The New Narendra Modi App Is Propaganda For The Digital Age

Aside from staunch fans of Narendra Modi, North Korean premier Kim Jong Un is among the few people who might be uncritically impressed with our prime minister’s new app. For the Narendra Modi Mobile App (NMMA), which was launched in June, is old-fashioned propaganda modernised for the digital era. Like his entire electoral campaign, this app too nurtures the Modi personality cult. One hagiographic press release in the app’s news feed, which dates back to the time he was the chief minister of Gujarat, even claims he has the potential to be India’s Vladimir Putin, a man not known for democratic ideals.

Among the features of the app, which is available for free on Google Play for Android phones, is a news feed with updates on Modi’s activities. For instance, just yesterday, Wednesday, July 8, Modi was in Kazakhastan gifting President Nursultan Nazarbayev an English translation of the Guru Granth Sahib among other religious books. Before that he was in neighbouring Uzbekistan, where he gave President Islam Karimov a reproduction of Sufi poet Amir Khusrau’s Khamsa-i-Khusrau. The posts go back to 2008, so you can read about descriptions of Modi’s achievements as the chief minister of Gujarat.

With the app, you can send messages to the PM, listen to episodes of his Mann Ki Baat radio show, read transcripts of his speeches and interviews to the press, and scroll through his official Facebook posts and Twitter updates. You can also see infographics marking his effect on things like foreign direct investment, inflation, green energy and coal production (of course, there’s no mention of how the increase in the last of these was achieved at the cost of the environment). The graphs are superimposed on pictures of Modi suggesting he’s solely responsible for throwing the country’s ostensible progress into high gear.

Users have to sign in through Facebook, Twitter, Google Plus or their account. A brief registration form has to be filled. I noticed that the ‘profession’ field had no option for journalism or media, so I had to pick ‘communications’. I briefly wondered whether the omission had anything to do with the Prime Minister’s famous reticence when it comes to talking to the press.

In its review of the app, the BBC says its “like Tinder for good governance” because of all the swiping involved. You swipe right to see older posts, swipe up to read instructions and so on. This feature seems quite advanced for an app made by the government, whose digital offerings are rarely high on good quality design and functionality. The NMMA is indeed neatly designed and relatively easy to navigate.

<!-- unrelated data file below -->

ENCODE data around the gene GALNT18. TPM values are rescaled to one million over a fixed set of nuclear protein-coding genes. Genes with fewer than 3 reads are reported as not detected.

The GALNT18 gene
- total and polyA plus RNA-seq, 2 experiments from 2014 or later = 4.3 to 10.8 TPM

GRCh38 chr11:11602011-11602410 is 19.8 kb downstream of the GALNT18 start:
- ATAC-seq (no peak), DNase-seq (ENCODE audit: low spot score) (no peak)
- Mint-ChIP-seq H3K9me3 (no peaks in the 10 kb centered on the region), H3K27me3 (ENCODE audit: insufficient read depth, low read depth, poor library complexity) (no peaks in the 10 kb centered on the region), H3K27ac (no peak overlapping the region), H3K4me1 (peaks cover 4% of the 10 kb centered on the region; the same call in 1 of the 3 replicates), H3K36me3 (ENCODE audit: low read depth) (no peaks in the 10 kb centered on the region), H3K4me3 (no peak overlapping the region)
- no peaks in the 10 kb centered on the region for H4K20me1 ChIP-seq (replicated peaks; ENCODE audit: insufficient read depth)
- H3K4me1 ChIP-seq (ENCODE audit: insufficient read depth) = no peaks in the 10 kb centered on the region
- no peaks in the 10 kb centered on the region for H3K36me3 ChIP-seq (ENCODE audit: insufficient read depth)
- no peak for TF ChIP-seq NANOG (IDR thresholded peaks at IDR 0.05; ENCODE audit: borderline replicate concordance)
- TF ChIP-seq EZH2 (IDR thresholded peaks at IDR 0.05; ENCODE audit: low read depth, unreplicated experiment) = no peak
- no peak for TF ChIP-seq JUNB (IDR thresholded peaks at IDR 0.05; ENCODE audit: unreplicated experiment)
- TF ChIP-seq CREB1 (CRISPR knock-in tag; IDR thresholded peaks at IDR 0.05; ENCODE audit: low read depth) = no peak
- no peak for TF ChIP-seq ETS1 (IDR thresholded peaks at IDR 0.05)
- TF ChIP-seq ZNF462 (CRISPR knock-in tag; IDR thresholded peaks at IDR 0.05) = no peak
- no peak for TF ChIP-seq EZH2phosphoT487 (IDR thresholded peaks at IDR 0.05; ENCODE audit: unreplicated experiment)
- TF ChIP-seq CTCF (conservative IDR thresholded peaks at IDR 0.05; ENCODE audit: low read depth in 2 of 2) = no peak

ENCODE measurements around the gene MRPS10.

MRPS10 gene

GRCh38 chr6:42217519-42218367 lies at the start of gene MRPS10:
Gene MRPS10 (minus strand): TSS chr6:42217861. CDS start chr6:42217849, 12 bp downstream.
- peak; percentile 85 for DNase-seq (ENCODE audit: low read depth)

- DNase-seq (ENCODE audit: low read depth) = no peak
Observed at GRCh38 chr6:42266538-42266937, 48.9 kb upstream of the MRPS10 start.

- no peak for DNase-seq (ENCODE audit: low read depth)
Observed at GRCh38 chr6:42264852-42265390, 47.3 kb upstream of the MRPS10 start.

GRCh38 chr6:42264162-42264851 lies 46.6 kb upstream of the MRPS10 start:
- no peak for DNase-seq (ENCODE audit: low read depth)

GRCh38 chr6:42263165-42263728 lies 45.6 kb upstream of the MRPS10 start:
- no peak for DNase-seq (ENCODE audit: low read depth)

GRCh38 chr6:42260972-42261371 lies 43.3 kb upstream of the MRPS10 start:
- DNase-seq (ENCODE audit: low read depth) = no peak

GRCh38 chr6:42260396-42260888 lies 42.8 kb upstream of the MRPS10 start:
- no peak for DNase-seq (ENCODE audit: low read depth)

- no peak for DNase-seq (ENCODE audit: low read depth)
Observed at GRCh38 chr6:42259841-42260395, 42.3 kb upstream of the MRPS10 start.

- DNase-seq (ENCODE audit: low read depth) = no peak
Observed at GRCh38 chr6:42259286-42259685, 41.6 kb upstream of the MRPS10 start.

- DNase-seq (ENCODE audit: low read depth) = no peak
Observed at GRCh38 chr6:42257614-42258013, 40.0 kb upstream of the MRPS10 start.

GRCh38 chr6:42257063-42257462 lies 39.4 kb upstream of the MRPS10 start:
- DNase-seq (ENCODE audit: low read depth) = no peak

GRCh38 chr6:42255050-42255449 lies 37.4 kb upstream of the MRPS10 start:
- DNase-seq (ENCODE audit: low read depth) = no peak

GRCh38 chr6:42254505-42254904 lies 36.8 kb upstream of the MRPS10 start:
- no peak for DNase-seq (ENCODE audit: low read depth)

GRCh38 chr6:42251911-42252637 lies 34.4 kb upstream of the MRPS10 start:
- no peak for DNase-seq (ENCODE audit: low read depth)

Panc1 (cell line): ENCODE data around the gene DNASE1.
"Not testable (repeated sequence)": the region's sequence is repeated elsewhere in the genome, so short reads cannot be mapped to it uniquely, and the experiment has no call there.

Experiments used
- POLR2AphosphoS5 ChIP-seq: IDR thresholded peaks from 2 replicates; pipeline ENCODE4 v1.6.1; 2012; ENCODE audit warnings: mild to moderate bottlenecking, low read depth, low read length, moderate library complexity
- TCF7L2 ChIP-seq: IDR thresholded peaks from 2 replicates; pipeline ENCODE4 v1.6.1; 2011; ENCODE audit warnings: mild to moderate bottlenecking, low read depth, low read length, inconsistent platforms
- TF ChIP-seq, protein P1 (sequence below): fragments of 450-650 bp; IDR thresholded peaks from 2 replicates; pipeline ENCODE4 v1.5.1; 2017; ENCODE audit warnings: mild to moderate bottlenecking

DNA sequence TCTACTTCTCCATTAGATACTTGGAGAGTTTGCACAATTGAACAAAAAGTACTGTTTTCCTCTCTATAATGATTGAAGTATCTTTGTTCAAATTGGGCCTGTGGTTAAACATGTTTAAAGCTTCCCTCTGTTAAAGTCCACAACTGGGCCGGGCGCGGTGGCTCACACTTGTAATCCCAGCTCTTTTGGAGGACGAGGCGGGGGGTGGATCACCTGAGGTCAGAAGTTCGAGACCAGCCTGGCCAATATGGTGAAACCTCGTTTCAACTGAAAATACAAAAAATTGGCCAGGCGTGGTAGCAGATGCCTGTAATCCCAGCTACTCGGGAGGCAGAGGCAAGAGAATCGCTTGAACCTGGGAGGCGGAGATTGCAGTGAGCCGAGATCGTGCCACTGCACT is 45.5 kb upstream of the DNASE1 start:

The most ludicrous – and insidious – feature is the ‘To-do Tasks’ section. These tasks involve answering a multiple choice question on the government initiative that “has had the most transformative effect” (the choices are Make in India, Jan Dhan Yojana, Swachh Bharat Abhiyan and Sansad Adarsh Gram Yojana); commenting on an episode of Mann Ki Baat; ‘liking’ a post (such as the one about the PM’s visit to Kazakhastan); or sharing a video (like the clip of his address a Kazakh university). Each completed task earns the user points, which correspond to ‘badges’. For instance, I chose Swachh Bharat Abhiyan as the most transformative initiative (even though it’s too early for the policy to show serious results) and commented on the Mann ki Baat episode in which Modi mentions his appeal to people to post pictures of their travels in India with the hashtag ‘Incredible India’. (My comment was “Whatever”, but that didn’t stop me earning points.)

With 131 points, I earned ‘The Do-er’ badge. I’m already just three badges away from the highest honour, the ‘Super Fan’ badge. The app explains that “every badge you acquire comes with recognition and more responsibility; earn them all and establish yourself as a true change-maker”. The feature is oddly childish for an app for the leader of a country. And it gives people the false impression that they are performing a gainful activity. It’s also insidious because it encourages users to publicly endorse the Prime Minister by exciting their competitive instinct. However, I just couldn’t bring myself to ‘like’ and share the posts with my Facebook friends. So I’ll have to be content with being only half a change-maker.


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